Situated on a remote track, on the North Fork, Lieb Cellars is a winery and ‘custom crush’ facility (to process wines for small scale producers without their own equipment) with an attractive front deck boasting views of the vines. The tasting room is the place to enjoy wines such as Lieb’s IWSC silver medal-winning Cabernet Franc, paired with cheeses and charcuterie. There’s also a library room for private tastings and small groups.
Head to Channing Daughters on the South Fork, where chef-turned-sommelier-turned-winemaker Christopher Tracy likes to experiment. There’s white, red, fortified, sparkling and even Pet Nat, but the rosé selection is arguably the winery’s strongest suit: Tracy produces a range of single varietal examples, with each bringing its own distinctive character to the fore, making for a fascinating tasting experience. Founder Walter Channing was an accomplished sculptor, so be sure to check out his creations, dotted around the winery and nestling in the vines, as you sink the pink.
Follow the A-listers and make a beeline for the Hamptons, where Christian’s offers the perfect place for a wine-matched lunch or supper. Owned by one of the island’s most successful wineries, the nearby Wölffer Estate (which also has a tasting room open to visitors), the setting is casual but classy, with top-notch service led by an ex Soho House head honcho. There’s a focus on local sourcing, seen in dishes like the delicious herb-crusted Montauk tuna, a perfect pairing for Wölffer’s wildly successful ‘Summer in a bottle’ rosé, the name of which alone is worthy of an award.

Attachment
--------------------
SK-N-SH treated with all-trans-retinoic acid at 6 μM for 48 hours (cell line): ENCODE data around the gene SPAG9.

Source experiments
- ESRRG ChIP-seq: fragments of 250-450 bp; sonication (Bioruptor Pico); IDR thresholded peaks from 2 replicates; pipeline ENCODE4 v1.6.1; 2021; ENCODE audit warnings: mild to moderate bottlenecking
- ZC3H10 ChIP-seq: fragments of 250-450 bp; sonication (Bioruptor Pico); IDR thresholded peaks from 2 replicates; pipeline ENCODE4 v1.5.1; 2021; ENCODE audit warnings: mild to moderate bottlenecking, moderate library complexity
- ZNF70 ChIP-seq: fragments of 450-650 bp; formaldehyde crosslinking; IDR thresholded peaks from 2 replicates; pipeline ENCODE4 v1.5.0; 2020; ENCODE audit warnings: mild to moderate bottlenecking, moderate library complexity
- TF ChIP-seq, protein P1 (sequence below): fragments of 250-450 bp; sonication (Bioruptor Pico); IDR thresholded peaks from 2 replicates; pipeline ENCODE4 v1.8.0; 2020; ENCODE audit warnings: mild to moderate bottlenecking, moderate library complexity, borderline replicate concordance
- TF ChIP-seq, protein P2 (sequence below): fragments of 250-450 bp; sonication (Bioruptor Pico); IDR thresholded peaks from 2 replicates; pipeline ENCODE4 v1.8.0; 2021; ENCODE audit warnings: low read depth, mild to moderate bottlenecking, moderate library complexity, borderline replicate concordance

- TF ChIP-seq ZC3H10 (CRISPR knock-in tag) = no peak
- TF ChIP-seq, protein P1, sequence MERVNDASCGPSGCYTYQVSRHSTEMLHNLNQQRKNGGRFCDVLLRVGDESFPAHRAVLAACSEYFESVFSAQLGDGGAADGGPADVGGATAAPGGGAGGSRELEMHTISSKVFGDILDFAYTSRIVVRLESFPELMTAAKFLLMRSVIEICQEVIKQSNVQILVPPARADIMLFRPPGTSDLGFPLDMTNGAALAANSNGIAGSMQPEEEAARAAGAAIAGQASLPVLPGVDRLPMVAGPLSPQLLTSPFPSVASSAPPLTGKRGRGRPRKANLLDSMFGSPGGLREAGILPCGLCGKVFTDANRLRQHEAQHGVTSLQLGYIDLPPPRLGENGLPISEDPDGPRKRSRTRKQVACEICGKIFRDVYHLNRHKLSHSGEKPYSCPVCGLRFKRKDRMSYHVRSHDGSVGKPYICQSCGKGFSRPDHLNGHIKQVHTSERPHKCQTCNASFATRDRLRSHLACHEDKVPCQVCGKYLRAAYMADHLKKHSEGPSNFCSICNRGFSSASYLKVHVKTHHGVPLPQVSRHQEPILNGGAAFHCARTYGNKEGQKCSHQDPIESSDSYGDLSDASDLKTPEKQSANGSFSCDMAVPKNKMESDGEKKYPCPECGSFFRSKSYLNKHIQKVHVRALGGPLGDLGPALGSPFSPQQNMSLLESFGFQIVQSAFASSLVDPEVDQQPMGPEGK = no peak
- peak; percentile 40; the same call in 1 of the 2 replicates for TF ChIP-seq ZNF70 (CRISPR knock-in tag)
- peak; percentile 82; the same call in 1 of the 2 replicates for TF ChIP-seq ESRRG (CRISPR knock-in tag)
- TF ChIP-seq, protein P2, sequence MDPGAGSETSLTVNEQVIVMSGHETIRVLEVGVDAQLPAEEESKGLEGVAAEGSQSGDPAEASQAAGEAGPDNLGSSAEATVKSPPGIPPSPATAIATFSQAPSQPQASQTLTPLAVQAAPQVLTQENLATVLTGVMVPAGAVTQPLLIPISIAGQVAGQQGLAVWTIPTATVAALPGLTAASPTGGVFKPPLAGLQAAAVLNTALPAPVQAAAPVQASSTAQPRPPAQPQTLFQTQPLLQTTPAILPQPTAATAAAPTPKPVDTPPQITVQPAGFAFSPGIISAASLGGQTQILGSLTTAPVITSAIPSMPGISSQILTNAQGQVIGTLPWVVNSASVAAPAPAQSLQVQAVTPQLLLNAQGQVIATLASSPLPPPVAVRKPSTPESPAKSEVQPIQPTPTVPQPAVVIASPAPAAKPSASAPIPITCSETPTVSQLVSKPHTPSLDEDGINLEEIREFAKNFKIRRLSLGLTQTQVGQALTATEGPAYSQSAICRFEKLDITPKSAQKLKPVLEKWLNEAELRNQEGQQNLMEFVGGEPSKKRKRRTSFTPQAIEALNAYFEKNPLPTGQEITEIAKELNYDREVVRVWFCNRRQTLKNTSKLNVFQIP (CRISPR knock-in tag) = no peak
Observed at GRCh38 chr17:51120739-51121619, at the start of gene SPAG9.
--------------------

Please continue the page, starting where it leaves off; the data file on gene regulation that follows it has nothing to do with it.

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In the sleepy North Fork hamlet of Cutchogue, McCall Wines offers a rustic tasting room experience (tour buses and limos are banned), with a selection of classy cuvées, including Bordeaux blends, though Burgundian Chardonnay and Pinot Noir are the star performers. You can taste outside on a picnic bench, or enjoy burgers from a food truck (on selected evenings) produced courtesy of the white Charolais beef cattle reared on the adjoining ranch.
Places to stay on Long Island
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SUNSET BEACH HOTEL
Those seeking serenity after a tasting flight should head to Shelter Island. Once a well-kept secret, a haunt of Marilyn Monroe, this haven of tranquility between the forks is home to Sunset Beach hotel, owned by André Balazs, of Chiltern Firehouse fame, who converted it from a faded beachside motel to a cool, calm des res. With just twenty rooms, starting at around a thousand bucks a night, starched linens and stripy yellow sundecks, the design aesthetic is cutting edge but also surprisingly sympathetic to its serene setting.
Seemingly effortless styling can also be found at The Shoals, a newish waterfront hotel near Southold, on the North Fork. Don’t be alarmed by the website booking template that requires your length and draft – The Shoals is also accessible from the sea, with 20 boat slips for those seeking berth and board.